I didn’t know about the Bata Shoe Museum in Toronto until recently, when a friend sent me a link to the Bata’s current exhibition, Fashion Victims: The Pleasures and Perils of Dress in the 19th Century. (I definitely need to make a special trip to Toronto to see this show. Fortunately, it runs through June 2016.)
In perusing the Bata Shoe Museum’s website, I came across these beauties. They were made in the late 1870s or 1880s by the luxury footwear firm of François Pinet. Just look at the perfect heel and curvy lines, not to mention the intricate floral hand-embroidery.
I would wear these boots in a second, if someone could reproduce them in a present-day size 8.
Here’s a video of the Bata’s senior curator, Elizabeth Semmelhack, discussing the Pinet boots.
Collection of the Bata Shoe Museum.
Photo credit: Image © 2014 Bata Shoe Museum, Toronto, Canada
I took these two photographs during my commute one morning last week. I could easily take several similar photos during every morning and evening commute, as well as at my office, to make this obvious point: classic Dr. Marten AirWair boots are back (again). I supposed it’s been a while since their last revival. I’m not sure what exactly prompted this latest wave, but a whole new generation of girls has suddenly embraced them this spring.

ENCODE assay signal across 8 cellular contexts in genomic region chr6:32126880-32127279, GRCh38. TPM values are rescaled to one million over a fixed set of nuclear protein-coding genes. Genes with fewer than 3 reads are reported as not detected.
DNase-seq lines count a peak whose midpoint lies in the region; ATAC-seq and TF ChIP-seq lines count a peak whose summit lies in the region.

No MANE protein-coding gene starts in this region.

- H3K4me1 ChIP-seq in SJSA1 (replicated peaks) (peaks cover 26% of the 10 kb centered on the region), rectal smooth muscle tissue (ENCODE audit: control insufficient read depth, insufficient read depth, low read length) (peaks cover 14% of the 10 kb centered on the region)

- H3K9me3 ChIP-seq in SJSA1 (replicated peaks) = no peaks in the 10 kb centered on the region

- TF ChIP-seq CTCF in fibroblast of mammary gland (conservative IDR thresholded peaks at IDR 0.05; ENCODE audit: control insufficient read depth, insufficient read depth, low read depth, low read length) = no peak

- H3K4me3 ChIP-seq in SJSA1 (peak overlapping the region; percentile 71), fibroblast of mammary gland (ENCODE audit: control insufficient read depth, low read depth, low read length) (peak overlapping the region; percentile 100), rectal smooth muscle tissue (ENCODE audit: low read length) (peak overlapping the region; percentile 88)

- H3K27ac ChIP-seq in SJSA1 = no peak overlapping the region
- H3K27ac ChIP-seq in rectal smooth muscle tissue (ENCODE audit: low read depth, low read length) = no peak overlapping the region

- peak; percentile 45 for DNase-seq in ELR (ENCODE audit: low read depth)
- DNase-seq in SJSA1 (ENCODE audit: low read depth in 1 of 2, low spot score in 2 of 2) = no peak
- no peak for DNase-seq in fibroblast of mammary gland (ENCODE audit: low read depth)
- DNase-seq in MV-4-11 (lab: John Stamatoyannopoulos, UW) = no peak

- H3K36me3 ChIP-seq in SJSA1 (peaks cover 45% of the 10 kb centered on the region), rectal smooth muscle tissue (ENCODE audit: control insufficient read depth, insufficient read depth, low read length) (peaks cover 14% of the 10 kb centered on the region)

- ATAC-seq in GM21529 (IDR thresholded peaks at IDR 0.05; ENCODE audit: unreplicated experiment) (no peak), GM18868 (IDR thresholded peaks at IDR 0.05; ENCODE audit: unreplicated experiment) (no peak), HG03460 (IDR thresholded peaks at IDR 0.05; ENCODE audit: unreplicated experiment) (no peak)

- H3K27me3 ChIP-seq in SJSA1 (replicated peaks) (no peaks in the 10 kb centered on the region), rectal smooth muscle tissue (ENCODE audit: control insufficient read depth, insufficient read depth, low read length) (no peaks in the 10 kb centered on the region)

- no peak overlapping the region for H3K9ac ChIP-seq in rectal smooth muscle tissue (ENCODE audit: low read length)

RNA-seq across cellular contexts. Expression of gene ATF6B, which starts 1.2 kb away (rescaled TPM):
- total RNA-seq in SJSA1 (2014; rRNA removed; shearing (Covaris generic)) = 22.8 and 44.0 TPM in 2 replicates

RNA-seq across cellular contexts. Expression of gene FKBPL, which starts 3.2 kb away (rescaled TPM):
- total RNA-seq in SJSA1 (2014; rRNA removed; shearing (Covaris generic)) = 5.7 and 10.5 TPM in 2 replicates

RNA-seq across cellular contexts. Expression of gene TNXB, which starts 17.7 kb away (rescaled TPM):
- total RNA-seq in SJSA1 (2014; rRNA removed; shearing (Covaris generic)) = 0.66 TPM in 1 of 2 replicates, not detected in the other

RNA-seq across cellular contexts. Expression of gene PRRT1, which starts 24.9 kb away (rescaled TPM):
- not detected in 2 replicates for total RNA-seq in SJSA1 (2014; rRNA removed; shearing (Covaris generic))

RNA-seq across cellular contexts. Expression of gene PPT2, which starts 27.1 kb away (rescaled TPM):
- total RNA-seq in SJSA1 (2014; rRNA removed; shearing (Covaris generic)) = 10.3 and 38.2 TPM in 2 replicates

These two young women were waiting for a crosstown bus in their purple and oxblood Docs.
I love fashion. And I love books. (Not in some hipster-Instagram, “I love books! they’re so old-school!” way, but as someone who has been reading actual books for close on four decades, and owns hundreds of them, and spends much of her time in libraries, and most definitely does not own an e-reader. Okay, rant over.)
I would never actually wear these shoes, but they’re certainly fun to look at, aren’t they? with their heels embossed and ridged to look like the spines of very old leather-bound books? They belong to Charlotte Olympia’s “Fairy Tales” collection. So much better than a glass slipper.
Image: photo via Tom and Lorenzo.
I don’t know how many pairs of black, high-heeled Mary Janes I’ve gone through in my adult years. I always feel like I can’t go wrong with that style. Here’s a fanciful version: the “Elizabeth” from John Fluevog’s “Queen Transcendent” collection.
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